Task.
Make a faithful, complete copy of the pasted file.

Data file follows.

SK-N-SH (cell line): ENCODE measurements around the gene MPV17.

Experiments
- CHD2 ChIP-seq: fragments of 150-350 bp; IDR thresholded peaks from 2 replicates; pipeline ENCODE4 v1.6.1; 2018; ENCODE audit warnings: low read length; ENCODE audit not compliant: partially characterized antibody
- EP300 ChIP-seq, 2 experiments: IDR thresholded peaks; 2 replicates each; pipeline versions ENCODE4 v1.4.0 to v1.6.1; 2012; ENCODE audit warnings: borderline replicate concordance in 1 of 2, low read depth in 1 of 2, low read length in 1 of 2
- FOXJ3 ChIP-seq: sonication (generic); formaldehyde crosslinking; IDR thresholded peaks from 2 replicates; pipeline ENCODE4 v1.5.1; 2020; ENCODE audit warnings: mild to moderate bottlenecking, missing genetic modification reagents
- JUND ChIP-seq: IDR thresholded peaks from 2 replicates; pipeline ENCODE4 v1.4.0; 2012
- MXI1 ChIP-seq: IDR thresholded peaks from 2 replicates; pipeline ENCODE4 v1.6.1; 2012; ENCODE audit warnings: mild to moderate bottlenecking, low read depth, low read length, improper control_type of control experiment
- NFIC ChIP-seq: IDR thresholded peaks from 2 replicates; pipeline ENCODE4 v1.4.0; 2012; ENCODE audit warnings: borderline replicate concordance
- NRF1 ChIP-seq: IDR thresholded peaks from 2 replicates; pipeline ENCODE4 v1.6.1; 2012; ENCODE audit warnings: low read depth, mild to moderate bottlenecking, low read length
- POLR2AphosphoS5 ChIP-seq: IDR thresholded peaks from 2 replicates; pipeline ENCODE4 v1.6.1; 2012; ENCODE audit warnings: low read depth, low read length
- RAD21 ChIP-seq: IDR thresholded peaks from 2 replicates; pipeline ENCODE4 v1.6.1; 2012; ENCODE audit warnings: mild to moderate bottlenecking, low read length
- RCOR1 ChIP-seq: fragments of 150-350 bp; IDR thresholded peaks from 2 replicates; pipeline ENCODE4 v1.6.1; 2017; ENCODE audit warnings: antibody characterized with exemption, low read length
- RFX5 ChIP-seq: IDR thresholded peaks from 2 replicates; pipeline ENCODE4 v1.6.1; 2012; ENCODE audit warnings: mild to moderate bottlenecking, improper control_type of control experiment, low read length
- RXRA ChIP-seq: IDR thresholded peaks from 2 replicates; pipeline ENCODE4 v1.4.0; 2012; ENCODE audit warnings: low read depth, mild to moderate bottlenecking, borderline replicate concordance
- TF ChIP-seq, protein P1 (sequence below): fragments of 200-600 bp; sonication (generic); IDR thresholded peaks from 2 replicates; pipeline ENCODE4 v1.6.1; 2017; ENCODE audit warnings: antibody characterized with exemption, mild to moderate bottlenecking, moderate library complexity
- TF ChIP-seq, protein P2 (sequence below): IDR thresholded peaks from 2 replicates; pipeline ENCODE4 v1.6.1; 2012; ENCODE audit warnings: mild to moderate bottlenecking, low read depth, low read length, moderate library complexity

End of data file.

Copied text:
SK-N-SH (cell line): ENCODE measurements around the gene MPV17.

Experiments
- CHD2 ChIP-seq: fragments of 150-350 bp; IDR thresholded peaks from 2 replicates; pipeline ENCODE4 v1.6.1; 2018; ENCODE audit warnings: low read length; ENCODE audit not compliant: partially characterized antibody
- EP300 ChIP-seq, 2 experiments: IDR thresholded peaks; 2 replicates each; pipeline versions ENCODE4 v1.4.0 to v1.6.1; 2012; ENCODE audit warnings: borderline replicate concordance in 1 of 2, low read depth in 1 of 2, low read length in 1 of 2
- FOXJ3 ChIP-seq: sonication (generic); formaldehyde crosslinking; IDR thresholded peaks from 2 replicates; pipeline ENCODE4 v1.5.1; 2020; ENCODE audit warnings: mild to moderate bottlenecking, missing genetic modification reagents
- JUND ChIP-seq: IDR thresholded peaks from 2 replicates; pipeline ENCODE4 v1.4.0; 2012
- MXI1 ChIP-seq: IDR thresholded peaks from 2 replicates; pipeline ENCODE4 v1.6.1; 2012; ENCODE audit warnings: mild to moderate bottlenecking, low read depth, low read length, improper control_type of control experiment
- NFIC ChIP-seq: IDR thresholded peaks from 2 replicates; pipeline ENCODE4 v1.4.0; 2012; ENCODE audit warnings: borderline replicate concordance
- NRF1 ChIP-seq: IDR thresholded peaks from 2 replicates; pipeline ENCODE4 v1.6.1; 2012; ENCODE audit warnings: low read depth, mild to moderate bottlenecking, low read length
- POLR2AphosphoS5 ChIP-seq: IDR thresholded peaks from 2 replicates; pipeline ENCODE4 v1.6.1; 2012; ENCODE audit warnings: low read depth, low read length
- RAD21 ChIP-seq: IDR thresholded peaks from 2 replicates; pipeline ENCODE4 v1.6.1; 2012; ENCODE audit warnings: mild to moderate bottlenecking, low read length
- RCOR1 ChIP-seq: fragments of 150-350 bp; IDR thresholded peaks from 2 replicates; pipeline ENCODE4 v1.6.1; 2017; ENCODE audit warnings: antibody characterized with exemption, low read length
- RFX5 ChIP-seq: IDR thresholded peaks from 2 replicates; pipeline ENCODE4 v1.6.1; 2012; ENCODE audit warnings: mild to moderate bottlenecking, improper control_type of control experiment, low read length
- RXRA ChIP-seq: IDR thresholded peaks from 2 replicates; pipeline ENCODE4 v1.4.0; 2012; ENCODE audit warnings: low read depth, mild to moderate bottlenecking, borderline replicate concordance
- TF ChIP-seq, protein P1 (sequence below): fragments of 200-600 bp; sonication (generic); IDR thresholded peaks from 2 replicates; pipeline ENCODE4 v1.6.1; 2017; ENCODE audit warnings: antibody characterized with exemption, mild to moderate bottlenecking, moderate library complexity
- TF ChIP-seq, protein P2 (sequence below): IDR thresholded peaks from 2 replicates; pipeline ENCODE4 v1.6.1; 2012; ENCODE audit warnings: mild to moderate bottlenecking, low read depth, low read length, moderate library complexity